SWCD Advancing Tribal Agroforestry Work

The Navajo Nation Soil and Water Conservation District (SWCD) is expanding its outreach and education efforts, in part to promote more agroforestry practices with Arizona’s Navajo Farmers and Ranchers.

Little Colorado River SWCD is one of five tribal conservation districts on Navajo. Little Colorado River SWCD Board President Sadie Lister said many traditional Navajo practices closely resemble those practices identified as agroforestry. One of the five recognized agroforestry practices is silvopasture.

“A lot of people are not very familiar with this practice, but we are doing it,” Lister said. “It’s a combination of using the livestock and the forest and the forage we have.”

Lister, who also is a conservationist with the Indian Nations Conservation Alliance (INCA) and serves as Vice Chair of NACD’s Tribal Outreach and Partnership Resource Policy Group, began her interest in agroforestry just a few years ago when National Agroforestry Center (NAC) Lead Agroforester Richard Straight did a presentation in Farmington, New Mexico. She reached out to him afterward, and Straight later conducted a two-part webinar series on agroforestry with the Native American Producer Success (NAPS) project for Navajo (the webinar still is shared on Facebook and YouTube with NAPS project).

The SWCD’s coverage area has been wrought with drought, so beginning agroforestry practices has been challenging, as barriers, policy and regulations impact Navajo land users. To maintain and implement land management practices, they are encouraged to participate in USDA programs.

With 110 chapters (local community government) in the Navajo Nation, currently 87 are within the SWCD boundaries, and 13 chapters are in the Little Colorado River SWCD. Lister said outreach and education will assist the SWCD in building capacity, and that means forward movement into projects that include more than waterline extensions, boundary fencing and rotational grazing.

Outreach and education will also help bring agroforestry home to the Navajo, as some forest farming practices already are found in the Indian farming and ranching traditions.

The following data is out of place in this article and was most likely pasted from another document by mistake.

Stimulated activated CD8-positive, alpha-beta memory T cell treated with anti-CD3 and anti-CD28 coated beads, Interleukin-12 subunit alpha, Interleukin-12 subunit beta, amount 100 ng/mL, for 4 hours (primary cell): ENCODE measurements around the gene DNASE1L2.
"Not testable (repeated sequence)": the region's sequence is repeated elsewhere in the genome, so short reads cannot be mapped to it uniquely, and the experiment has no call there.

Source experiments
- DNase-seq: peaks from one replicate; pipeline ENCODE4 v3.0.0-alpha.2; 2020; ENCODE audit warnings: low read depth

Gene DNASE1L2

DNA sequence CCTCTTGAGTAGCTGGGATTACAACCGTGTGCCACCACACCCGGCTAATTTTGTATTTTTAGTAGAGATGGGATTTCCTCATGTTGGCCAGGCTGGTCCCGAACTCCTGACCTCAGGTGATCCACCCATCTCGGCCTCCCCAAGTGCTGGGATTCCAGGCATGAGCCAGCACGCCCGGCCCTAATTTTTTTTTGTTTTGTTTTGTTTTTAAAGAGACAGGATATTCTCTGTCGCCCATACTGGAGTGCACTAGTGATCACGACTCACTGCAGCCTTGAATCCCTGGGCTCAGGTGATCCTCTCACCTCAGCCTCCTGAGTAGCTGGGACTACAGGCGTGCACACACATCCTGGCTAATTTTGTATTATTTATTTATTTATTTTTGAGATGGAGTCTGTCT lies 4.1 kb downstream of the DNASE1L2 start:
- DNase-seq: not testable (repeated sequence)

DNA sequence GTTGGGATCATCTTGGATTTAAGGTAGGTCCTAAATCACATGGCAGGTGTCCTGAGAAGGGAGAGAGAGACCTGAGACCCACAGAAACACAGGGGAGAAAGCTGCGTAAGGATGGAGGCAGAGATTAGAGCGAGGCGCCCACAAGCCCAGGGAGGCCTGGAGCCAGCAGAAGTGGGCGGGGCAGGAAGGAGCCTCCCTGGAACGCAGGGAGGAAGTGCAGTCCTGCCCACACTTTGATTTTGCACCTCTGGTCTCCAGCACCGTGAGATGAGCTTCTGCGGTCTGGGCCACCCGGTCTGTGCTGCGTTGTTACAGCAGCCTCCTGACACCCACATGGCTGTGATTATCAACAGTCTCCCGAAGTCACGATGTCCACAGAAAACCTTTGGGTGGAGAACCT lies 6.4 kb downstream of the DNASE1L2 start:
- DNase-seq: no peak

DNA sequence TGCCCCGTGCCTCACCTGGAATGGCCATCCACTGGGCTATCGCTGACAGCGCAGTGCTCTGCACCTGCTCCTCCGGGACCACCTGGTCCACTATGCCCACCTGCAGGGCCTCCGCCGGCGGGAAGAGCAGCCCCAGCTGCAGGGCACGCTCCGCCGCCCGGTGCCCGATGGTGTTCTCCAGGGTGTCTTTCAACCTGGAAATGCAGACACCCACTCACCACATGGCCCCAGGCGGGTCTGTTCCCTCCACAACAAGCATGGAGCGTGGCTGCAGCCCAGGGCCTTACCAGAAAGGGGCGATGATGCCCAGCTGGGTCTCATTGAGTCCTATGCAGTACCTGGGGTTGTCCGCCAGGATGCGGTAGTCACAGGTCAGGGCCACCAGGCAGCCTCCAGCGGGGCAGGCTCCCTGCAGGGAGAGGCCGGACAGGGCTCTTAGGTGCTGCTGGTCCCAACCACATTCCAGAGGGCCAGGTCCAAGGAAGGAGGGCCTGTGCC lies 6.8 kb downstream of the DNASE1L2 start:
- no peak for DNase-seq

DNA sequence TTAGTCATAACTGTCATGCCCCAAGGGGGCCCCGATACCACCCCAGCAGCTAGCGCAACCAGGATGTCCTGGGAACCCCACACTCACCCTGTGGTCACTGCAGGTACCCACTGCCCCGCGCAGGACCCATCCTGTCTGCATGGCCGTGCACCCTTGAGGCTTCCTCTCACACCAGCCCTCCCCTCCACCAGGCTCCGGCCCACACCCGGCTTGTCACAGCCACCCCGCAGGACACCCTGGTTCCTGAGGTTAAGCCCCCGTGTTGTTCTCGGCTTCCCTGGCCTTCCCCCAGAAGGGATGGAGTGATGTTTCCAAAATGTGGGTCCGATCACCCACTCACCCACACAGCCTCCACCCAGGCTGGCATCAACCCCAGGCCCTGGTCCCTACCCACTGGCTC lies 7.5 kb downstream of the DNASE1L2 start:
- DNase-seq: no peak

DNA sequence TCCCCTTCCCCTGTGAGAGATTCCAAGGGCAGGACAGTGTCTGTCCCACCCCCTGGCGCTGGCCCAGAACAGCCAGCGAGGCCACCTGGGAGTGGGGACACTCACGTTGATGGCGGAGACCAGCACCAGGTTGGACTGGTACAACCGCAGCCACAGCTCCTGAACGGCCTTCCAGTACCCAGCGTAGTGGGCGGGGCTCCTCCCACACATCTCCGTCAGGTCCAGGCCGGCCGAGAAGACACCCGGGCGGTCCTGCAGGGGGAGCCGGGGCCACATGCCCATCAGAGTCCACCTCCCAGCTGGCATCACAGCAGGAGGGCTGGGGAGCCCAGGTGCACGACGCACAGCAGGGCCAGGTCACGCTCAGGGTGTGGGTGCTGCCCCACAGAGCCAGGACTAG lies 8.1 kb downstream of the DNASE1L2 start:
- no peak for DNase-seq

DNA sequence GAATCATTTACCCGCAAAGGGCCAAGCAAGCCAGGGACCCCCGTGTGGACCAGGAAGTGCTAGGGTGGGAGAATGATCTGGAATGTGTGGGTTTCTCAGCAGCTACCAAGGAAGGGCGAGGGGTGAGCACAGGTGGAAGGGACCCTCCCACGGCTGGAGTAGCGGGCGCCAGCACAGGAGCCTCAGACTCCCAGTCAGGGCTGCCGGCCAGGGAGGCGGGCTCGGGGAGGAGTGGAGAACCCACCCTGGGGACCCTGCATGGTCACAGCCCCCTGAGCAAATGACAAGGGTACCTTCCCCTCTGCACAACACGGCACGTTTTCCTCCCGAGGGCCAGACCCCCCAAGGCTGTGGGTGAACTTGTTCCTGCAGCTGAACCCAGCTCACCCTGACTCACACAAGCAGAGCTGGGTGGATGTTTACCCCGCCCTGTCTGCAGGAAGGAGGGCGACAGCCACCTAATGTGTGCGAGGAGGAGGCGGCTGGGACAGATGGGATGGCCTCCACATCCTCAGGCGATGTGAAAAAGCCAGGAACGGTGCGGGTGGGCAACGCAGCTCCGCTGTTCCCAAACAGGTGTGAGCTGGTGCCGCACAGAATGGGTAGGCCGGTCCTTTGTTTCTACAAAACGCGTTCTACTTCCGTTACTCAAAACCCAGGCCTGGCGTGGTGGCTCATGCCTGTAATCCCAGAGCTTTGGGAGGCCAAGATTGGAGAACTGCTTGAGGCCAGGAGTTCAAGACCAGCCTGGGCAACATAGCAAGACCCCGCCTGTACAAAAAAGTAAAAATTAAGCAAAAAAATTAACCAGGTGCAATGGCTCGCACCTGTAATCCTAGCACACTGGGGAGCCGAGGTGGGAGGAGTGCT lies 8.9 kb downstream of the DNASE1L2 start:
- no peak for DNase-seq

Juniper trees are a prime example, Lister said. Although juniper consumes a lot of water from the ground, the trees provide shade and shelter for wildlife and livestock. The tree foliage also is burned into ash by the Navajo, who then add it to blue corn flour when preparing traditional foods. Ash enhances the calcium content, with one gram of ash containing about as much calcium as a glass of milk. Dry juniper trees also provide firewood in winter.

Yucca plants produce banana-like fruit that are prepared into jellies and used as a sugar replacement. They also can be dried for later use and prepared in the fall. Yucca root can be used for cleansing in the beauty way ceremonies, and as a daily shampoo and extract with anti-fungal properties. The leaf fiber can be braided into strings. Goats and mule deer enjoy the fruit as a delicacy.

Pinon trees have been affected by bark beetles and drought. In the past with the abundance of rain, every few years there would be a bumper crop that was used for various foods and brought to market for income.

“We have some barriers, but we need to do work with our local districts to make sure we’re meeting the goals we’re charged with,” Lister said. “It’s a lot of education right now. We do have agroforestry in our backyard, we just don’t realize what that is.”

Tags: Forestry, agroforestry

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